Wednesday, April 28, 2010

The Curse of Baksheesh and Overcharging

Author's note: I have met plenty of friendly and honest Egyptians throughout this trip, some of whom have even been mentioned in this blog in previous posts. However, Egypt's economy largely remains dependent on tourism, and in many of the more popular tourists sites, a few bad apples amongst the population still regard tourists as a walking money machine. Here are just some of my personal experiences and annoyances that I've had with them.

In addition, the Egyptian currency is the Egyptian Pound. Any references to 'Pound' in this post refers to the Egyptian Pound (as of this writing US$1 = E£5.54), and 100 piastres make 1 pound.

Any traveler to Egypt will quickly learn the word “Baksheesh”, the request for a tip, or a hand-out for services rendered. While I have no problems tipping generously when when good service is provided or when a staff member goes above and beyond their call of duty to assist, I get terribly annoyed when baksheesh is requested or expected, sometimes even forced upon you, when little to no service was provided.

Take the toilets at the Egyptian Museum in Cairo for example. Coming out of the bathroom stall, I find the attendant standing up against the door of the stall, blocking me from exiting with a hand outstretched asking for baksheesh! Feeling intimidated, I hand him one pound, and went about my business. Right outside the bathrooms, I see a sign in English I hadn't noticed before: “Please do not tip the bathroom attendant. - Cairo Museum Management”. Feeling a little stupid, I treat this incident as a lesson learned.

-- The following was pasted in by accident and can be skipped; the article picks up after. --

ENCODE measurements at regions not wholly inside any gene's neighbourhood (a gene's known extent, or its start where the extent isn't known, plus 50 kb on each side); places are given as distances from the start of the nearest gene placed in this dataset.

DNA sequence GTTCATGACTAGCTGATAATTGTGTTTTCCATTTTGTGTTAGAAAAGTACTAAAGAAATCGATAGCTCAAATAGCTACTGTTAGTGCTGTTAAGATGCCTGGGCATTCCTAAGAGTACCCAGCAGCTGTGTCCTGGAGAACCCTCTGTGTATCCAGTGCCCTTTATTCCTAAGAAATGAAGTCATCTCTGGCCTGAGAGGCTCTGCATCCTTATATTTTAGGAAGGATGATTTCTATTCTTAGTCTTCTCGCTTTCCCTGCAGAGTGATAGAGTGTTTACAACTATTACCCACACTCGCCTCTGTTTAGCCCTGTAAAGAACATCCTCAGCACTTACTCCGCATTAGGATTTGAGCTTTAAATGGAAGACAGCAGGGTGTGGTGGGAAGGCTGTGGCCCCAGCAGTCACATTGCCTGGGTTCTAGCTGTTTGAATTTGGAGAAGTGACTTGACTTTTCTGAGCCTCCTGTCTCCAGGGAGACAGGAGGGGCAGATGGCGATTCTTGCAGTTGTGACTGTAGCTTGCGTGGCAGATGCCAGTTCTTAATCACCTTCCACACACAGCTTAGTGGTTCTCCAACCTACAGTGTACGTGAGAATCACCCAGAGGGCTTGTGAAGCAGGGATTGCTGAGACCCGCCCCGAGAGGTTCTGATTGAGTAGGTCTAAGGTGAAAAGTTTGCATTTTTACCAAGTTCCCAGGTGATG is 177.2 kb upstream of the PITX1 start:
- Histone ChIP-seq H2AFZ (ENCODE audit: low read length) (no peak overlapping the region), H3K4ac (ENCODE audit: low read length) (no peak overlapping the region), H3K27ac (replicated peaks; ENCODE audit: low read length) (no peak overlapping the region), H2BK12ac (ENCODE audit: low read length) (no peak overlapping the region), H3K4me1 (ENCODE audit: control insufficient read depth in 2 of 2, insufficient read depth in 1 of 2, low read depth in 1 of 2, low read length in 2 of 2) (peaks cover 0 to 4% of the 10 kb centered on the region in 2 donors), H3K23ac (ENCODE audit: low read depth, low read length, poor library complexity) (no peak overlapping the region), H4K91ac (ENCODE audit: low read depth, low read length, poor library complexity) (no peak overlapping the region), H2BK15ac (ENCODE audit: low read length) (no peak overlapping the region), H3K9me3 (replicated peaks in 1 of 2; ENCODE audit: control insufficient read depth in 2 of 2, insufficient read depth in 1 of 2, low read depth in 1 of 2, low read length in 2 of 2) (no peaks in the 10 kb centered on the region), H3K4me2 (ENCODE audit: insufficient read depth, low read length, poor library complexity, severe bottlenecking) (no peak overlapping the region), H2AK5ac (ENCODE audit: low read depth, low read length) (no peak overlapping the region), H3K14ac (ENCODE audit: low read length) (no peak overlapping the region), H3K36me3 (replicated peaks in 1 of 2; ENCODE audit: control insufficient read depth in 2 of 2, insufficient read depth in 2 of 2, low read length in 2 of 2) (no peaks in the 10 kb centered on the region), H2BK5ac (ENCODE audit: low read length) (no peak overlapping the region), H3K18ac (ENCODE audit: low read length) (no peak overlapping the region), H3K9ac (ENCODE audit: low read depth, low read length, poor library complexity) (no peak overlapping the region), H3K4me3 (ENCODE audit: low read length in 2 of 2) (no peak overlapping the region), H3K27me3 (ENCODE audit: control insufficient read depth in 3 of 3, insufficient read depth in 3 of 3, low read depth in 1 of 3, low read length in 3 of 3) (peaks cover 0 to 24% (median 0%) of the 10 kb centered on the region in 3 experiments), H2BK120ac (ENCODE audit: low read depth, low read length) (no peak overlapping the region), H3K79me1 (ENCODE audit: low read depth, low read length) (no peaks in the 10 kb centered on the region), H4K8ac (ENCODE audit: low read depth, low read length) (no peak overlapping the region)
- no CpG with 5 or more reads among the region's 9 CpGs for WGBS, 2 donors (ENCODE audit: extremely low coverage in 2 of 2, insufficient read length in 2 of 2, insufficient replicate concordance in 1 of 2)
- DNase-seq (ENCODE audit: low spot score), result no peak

Another time where baksheesh is frequently requested is at a historic monument, where guards will let you into 'closed areas' for a little baksheesh. However, it is hard to tell if the area was actually closed to the public, or if the guard simply put a stick across the entryway to make it seem inaccessible, only to earn a few extra pounds by letting willing tourists into these so-called “forbidden areas”. I have to admit that I've succumbed to the pressure and paid more than a few guards a few pounds, only to get access to that perfect picture, or a closeup view of the wall paintings on a few occasions. Almost every time though, I feel bad afterward for encouraging this bad practice and behavior. I guess we, the tourists, are part of the problem as well!

The one time I refused to pay any baksheesh was inside of the tombs in the Valley of the Queens. Because I visited the site on a bicycle, and timed my arrival in between waves of tour groups, I found myself alone in many of the tombs with the guard standing inches from me, breathing down my back. All of them were eager to explain every symbol, and image on the walls to me for a little baksheesh. As soon as I realized what was going on, I flat out told them that I have my trusty Lonely Planet guide with me, and that it does a great job of explaining most of the highlights of each tomb. “You can stand there and explain all you want, but I am not giving you any baksheesh!” I said. Most leave me alone after that!